According to his companions, the opposition saddened Dun Gorg who occasionally commented: "You would never expect this from Church people".
Francis Camilleri, a member of the MUSEUM who was 54 years old when Dun Gorg died, said the society's founder simply could not understand why some members of the clergy felt that the society was creating a rivalry or some kind of competition with the Church.
"To some it seemed that the formation given to the members of the society was more than what they could manage. And one should acknowledge that not all the first members were prepared for such formation," Mr Camilleri recalled.
The suspicions turned political when Dun Gorg started being compared to Manwel Dimech, an important progressive figure at the time who led an "anti-clerical" movement called Society of the Enlightened. One of the most controversial Maltese political figures, Mr Dimech was eventually exiled and died in Alexandria.
Since Dun Gorg wanted to popularise catechism and the Holy Scriptures, some feared that, in reality, the MUSEUM was promulgating some kind of dubious spiritual illumination, Mr Camilleri said.
What also seemed very strange at the time was Dun Gorg's disposition to meet non-Catholics and sinners. Various members of the society testified that he took into his home "known sinners and people not pertaining to the Catholic faith".
Suspicions, according to Crispin Mangion, a member of the society whose confessor was often Dun Gorg, also derived from the fact that the priest had established contacts with a mission of a British Protestant Church. Dun Gorg's ecumenical spirit led to suspicions that his covert intention was to protestantise the Church.
Despite all the opposition, most witnesses acknowledged that the majority of priests held Dun Gorg in high esteem and admired his zeal, his empowering faith and the simplicity of his words.
When Archbishop Mauro Caruana asked Dun Gorg to close the houses, the MUSEUM founder obeyed immediately. But soon after the first two were closed down, a counter order arrived as the Archbishop no longer doubted Dun Gorg's intentions.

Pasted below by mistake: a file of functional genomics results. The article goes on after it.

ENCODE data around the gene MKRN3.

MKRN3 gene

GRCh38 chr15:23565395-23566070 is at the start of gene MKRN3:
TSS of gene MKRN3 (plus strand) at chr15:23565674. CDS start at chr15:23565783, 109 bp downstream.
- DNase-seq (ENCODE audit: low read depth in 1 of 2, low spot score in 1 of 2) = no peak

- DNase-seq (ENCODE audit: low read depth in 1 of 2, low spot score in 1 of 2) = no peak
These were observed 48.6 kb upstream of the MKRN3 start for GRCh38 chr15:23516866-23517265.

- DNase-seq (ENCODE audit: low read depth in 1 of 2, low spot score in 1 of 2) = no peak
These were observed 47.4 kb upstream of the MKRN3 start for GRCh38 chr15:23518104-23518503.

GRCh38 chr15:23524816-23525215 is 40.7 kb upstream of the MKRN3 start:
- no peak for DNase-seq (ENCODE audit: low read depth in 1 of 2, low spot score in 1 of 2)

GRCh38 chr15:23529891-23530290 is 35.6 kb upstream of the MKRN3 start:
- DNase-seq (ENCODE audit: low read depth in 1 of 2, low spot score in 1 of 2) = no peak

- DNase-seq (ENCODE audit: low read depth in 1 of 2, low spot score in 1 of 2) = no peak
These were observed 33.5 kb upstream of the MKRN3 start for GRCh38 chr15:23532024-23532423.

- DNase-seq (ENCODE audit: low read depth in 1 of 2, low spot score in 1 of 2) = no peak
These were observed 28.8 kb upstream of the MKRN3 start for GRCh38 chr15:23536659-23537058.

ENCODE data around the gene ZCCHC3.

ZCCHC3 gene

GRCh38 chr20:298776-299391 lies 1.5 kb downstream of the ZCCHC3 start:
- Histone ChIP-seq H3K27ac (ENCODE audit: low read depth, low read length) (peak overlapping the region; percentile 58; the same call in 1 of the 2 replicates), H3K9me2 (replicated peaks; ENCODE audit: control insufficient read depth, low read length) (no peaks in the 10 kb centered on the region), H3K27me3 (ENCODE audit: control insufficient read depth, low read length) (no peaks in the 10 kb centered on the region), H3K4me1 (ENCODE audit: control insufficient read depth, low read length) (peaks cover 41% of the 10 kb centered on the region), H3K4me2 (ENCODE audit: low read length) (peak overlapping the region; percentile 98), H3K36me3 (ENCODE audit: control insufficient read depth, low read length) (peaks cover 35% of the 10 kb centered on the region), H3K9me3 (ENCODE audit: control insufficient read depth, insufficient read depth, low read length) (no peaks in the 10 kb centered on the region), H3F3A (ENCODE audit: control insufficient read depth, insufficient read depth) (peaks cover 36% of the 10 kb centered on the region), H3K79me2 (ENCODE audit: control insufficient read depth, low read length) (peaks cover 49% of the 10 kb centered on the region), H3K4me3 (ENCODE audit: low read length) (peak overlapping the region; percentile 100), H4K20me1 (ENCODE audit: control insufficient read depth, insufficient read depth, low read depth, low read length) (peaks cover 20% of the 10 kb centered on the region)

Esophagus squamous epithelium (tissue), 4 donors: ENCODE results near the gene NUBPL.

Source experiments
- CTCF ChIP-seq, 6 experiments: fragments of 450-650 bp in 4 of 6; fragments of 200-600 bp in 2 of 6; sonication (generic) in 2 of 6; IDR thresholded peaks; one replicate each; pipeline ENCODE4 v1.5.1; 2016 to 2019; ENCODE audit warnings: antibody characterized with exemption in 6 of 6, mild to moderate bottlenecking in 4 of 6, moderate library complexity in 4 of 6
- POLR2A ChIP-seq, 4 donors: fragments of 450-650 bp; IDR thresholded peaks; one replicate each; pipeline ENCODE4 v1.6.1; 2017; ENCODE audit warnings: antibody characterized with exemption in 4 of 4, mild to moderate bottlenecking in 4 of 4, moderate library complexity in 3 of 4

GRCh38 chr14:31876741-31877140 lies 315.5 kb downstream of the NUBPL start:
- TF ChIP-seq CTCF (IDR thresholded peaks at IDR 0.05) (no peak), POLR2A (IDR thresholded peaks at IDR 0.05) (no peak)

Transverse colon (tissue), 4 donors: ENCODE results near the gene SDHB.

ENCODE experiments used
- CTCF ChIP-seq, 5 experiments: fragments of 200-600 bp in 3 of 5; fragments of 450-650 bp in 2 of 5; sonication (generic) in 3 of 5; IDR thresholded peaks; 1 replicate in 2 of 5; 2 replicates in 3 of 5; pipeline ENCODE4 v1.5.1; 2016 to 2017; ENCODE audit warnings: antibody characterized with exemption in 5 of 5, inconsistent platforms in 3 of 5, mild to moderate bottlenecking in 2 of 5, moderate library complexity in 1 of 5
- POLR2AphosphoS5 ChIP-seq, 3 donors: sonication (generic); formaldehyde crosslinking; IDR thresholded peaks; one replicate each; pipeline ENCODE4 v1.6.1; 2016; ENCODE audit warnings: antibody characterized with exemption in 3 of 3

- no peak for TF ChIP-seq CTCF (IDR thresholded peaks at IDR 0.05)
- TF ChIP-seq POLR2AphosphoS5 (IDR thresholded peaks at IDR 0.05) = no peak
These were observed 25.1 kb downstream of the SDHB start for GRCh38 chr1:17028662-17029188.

Dun Gorg himself had recounted that some years into the setting up of the society, precisely when Mgr Caruana came to Malta, some priests told the bishop that the MUSEUM society was dangerous for the Church. Impressed by what he had heard, Mgr Caruana sent for the priest who was initially afraid to present himself.
Encouraged by another priest, Dun Gorg went to the bishop who immediately understood there was nothing wrong with the work.
Initially perplexed, Mgr Caruana is said to have declared in the presence of his nephew that he would "never approve the society".
Many have witnessed that despite opposition by the Church itself, Dun Gorg was attached to the Church and venerated the Pope very much, suffering a lot when the Church was persecuted. He had distanced himself from the politico-religious issues of the time, in his belief that winning over souls was his only mission.
The MUSEUM society finally received the Church's approval in 1932.
In the run up to the canonisation of Blessed Dun Gorg Preca at St Peter's Basilica on Sunday, The Times is carrying a series of articles based on interviews carried out during the canonisation cause. The is the first. Another two will follow tomorrow and on Wednesday.